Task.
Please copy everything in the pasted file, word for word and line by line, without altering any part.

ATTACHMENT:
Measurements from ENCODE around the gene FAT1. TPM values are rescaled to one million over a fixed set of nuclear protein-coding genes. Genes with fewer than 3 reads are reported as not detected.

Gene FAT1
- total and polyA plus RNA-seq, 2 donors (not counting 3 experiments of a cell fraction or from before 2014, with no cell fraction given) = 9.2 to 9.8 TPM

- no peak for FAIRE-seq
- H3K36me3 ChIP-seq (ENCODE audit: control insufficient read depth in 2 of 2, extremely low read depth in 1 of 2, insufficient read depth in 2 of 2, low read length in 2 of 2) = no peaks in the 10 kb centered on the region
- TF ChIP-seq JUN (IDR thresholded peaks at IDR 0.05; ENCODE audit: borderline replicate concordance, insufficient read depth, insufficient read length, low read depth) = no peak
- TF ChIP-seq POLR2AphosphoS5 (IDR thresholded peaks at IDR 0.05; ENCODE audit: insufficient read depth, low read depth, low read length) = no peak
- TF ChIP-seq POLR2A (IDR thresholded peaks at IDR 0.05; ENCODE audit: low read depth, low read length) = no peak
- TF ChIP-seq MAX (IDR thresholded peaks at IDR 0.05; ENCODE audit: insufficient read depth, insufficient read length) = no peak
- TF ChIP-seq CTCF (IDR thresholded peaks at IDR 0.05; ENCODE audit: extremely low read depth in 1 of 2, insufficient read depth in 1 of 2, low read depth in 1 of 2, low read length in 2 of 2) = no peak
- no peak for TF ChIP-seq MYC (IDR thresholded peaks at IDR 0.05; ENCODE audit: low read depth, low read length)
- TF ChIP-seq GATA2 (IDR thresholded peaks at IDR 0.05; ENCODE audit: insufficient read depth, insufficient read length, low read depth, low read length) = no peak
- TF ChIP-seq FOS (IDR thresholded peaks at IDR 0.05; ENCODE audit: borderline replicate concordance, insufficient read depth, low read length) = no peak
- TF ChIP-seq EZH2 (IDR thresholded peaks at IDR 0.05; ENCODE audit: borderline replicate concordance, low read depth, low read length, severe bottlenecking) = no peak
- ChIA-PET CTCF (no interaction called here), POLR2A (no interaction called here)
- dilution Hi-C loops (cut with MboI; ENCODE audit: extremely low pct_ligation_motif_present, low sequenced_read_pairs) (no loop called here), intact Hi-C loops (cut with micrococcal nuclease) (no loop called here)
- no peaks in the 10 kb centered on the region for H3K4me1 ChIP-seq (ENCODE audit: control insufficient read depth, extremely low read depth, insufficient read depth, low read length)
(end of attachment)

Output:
Measurements from ENCODE around the gene FAT1. TPM values are rescaled to one million over a fixed set of nuclear protein-coding genes. Genes with fewer than 3 reads are reported as not detected.

Gene FAT1
- total and polyA plus RNA-seq, 2 donors (not counting 3 experiments of a cell fraction or from before 2014, with no cell fraction given) = 9.2 to 9.8 TPM

- no peak for FAIRE-seq
- H3K36me3 ChIP-seq (ENCODE audit: control insufficient read depth in 2 of 2, extremely low read depth in 1 of 2, insufficient read depth in 2 of 2, low read length in 2 of 2) = no peaks in the 10 kb centered on the region
- TF ChIP-seq JUN (IDR thresholded peaks at IDR 0.05; ENCODE audit: borderline replicate concordance, insufficient read depth, insufficient read length, low read depth) = no peak
- TF ChIP-seq POLR2AphosphoS5 (IDR thresholded peaks at IDR 0.05; ENCODE audit: insufficient read depth, low read depth, low read length) = no peak
- TF ChIP-seq POLR2A (IDR thresholded peaks at IDR 0.05; ENCODE audit: low read depth, low read length) = no peak
- TF ChIP-seq MAX (IDR thresholded peaks at IDR 0.05; ENCODE audit: insufficient read depth, insufficient read length) = no peak
- TF ChIP-seq CTCF (IDR thresholded peaks at IDR 0.05; ENCODE audit: extremely low read depth in 1 of 2, insufficient read depth in 1 of 2, low read depth in 1 of 2, low read length in 2 of 2) = no peak
- no peak for TF ChIP-seq MYC (IDR thresholded peaks at IDR 0.05; ENCODE audit: low read depth, low read length)
- TF ChIP-seq GATA2 (IDR thresholded peaks at IDR 0.05; ENCODE audit: insufficient read depth, insufficient read length, low read depth, low read length) = no peak
- TF ChIP-seq FOS (IDR thresholded peaks at IDR 0.05; ENCODE audit: borderline replicate concordance, insufficient read depth, low read length) = no peak
- TF ChIP-seq EZH2 (IDR thresholded peaks at IDR 0.05; ENCODE audit: borderline replicate concordance, low read depth, low read length, severe bottlenecking) = no peak
- ChIA-PET CTCF (no interaction called here), POLR2A (no interaction called here)
- dilution Hi-C loops (cut with MboI; ENCODE audit: extremely low pct_ligation_motif_present, low sequenced_read_pairs) (no loop called here), intact Hi-C loops (cut with micrococcal nuclease) (no loop called here)
- no peaks in the 10 kb centered on the region for H3K4me1 ChIP-seq (ENCODE audit: control insufficient read depth, extremely low read depth, insufficient read depth, low read length)